• [0148]
    Example C and comparative sample C for the papermaking press felt were prepared by using the MD thread, the CD thread, the batt layer, and the control thread shown in Table 2.
    TABLE 2
    MD thread material: Nylon6, thickness: 1000d,
    type: monofilament
    CD thread material: Nylon6, thickness: 1000d,
    type: twisted monofilament
    Batt layer of both material: Nylon66, thickness: 20dtex
    surfaces of the base
    fabric (short fiber)
    Control thread material: Nylon6, thickness: 40d, type:
    a crimped tow composed of 40 fibers of
    the same material.
  • Example C
  • [0149]
    As the example C, a papermaking press felt was prepared which had a control thread to exert a force against the deviation of the MD threads in the CD direction as shown in FIG. 37.
  • Comparative Sample C
  • [0150]
    As the comparative sample C, a papermaking press felt was prepared which had the same weave pattern of the CD threads as that of the example C, but had no control thread as shown in FIG. 38.
  • [0151]
    There are shown measurement results of the deviation of the loop in the outward direction on the examples A-1, A-2, B and samples A, B. The deviation of the loop was determined by the positional difference between the head portion of the MD thread which deviated most in the outward direction and the head portion of MD thread which located at a predetermined position (see FIGS. 34 and 36).
    TABLE 3
    Example Example Exam- Comparative Comparative
    Sample A-1 A-2 ple B sample A sample B
    Loop None None About About 0.15 About 0.15
    deviation 0.07
    (mm)
  • [0152]
    The slope of the loop was measured on the example C and the comparative sample C, and the results revealed that the slope was 87 degrees for the press felt of the example C and 76 degrees for the press felt of the comparative sample C. A slope of the loop indicates the deviation of the MD thread in the CD direction and is determined by the angle between the line which connects the centers of a pair of MD threads forming a loop and the line parallel with the both surfaces (see FIGS. 37 and 38).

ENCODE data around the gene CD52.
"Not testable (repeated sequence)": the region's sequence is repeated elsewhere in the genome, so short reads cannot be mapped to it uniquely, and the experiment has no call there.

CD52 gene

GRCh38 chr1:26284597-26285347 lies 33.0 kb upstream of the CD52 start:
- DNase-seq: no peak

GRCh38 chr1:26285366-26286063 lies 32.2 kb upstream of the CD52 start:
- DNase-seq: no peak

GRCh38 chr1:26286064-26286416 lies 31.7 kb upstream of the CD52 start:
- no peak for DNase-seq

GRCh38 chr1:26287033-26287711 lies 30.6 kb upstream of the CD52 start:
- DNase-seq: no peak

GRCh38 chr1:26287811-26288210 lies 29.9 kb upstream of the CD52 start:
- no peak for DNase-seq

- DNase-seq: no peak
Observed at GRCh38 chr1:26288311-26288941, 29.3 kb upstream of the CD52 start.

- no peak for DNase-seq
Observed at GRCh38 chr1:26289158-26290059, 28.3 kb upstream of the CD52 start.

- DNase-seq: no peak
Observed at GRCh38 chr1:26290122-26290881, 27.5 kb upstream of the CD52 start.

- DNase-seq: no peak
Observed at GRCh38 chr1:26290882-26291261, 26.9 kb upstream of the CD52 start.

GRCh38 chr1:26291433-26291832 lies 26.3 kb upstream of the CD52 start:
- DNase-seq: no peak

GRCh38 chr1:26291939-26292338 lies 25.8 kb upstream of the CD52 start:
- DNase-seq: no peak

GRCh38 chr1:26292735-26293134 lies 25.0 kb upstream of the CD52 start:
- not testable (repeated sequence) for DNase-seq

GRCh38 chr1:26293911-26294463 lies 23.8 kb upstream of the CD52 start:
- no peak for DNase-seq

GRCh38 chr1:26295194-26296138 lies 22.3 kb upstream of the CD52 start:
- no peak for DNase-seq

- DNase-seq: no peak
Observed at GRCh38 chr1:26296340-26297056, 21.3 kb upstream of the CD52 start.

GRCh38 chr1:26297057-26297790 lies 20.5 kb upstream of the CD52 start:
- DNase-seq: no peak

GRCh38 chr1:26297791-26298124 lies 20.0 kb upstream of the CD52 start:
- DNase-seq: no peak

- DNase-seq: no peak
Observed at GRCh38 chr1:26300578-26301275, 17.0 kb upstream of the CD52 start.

• [0153]
    The results confirmed that each example of the press felt of the present invention is able to retain the loop portions of the loops L at a predetermined position by incorporating a control thread as an additional thread at an end of the CD thread arrangement.
  • [0154]
    Advantages of the Invention
  • [0155]
    According to the present invention, a papermaking press felt is provided in which the shape of the seam loop is well maintained thus remarkably facilitating the mounting of the press felt on the press roll by an operator.
Patent Citations
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Referenced by
Citing PatentFiling datePublication dateApplicantTitle
US7448416 *Mar 19, 2004Nov 11, 2008Astenjohnson, Inc.Dryer fabric seam
US7600538 *Nov 5, 2007Oct 13, 2009Voith Patent GmbhSeam fabric for a machine for producing web material, in particular paper or paperboard
US7712336Jan 31, 2007May 11, 2010Albany International Corp.Subassembly for industrial fabrics
US20070181207 *Mar 19, 2004Aug 9, 2007Astenjohnson, Inc.Dryer fabric seam
US20080179030 *Jan 31, 2007Jul 31, 2008O'connor Joseph GeraldSubassembly for industrial fabrics
US20080283140 *Nov 5, 2007Nov 20, 2008Johan EinarssonSeam fabric for a machine for producing web material, in particular paper or paperboard
Classifications
U.S. Classification139/383.0AA
International ClassificationD21F1/00, D21F7/10
Cooperative ClassificationY10S162/90, D21F1/0036, D21F1/0054, D21F7/10
European ClassificationD21F1/00E3, D21F7/10, D21F1/00E2
Legal Events
DateCodeEventDescription
Feb 25, 2003ASAssignment
Owner name: ICHIKAWA CO., LTD., JAPAN
Free format text: ASSIGNMENT OF ASSIGNORS INTEREST;ASSIGNOR:OGIWARA, YASUYUKI;REEL/FRAME:013822/0970
Effective date: 20030106
Jul 31, 2003ASAssignment
Owner name: ICHIKAWA CO., LTD, JAPAN
Free format text: CORRECTIVE ASSIGNMENT TO CORRECT THE ASSIGNEE S ADDRESS PREVIOUSLY RECORDED ON REEL 013822, FRAME 0970;ASSIGNOR:OGIWARA, YASUYUKI;REEL/FRAME:014333/0964
Effective date: 20030106
Nov 12, 2009FPAYFee payment
Year of fee payment: 4
Nov 13, 2013FPAYFee payment
Year of fee payment: 8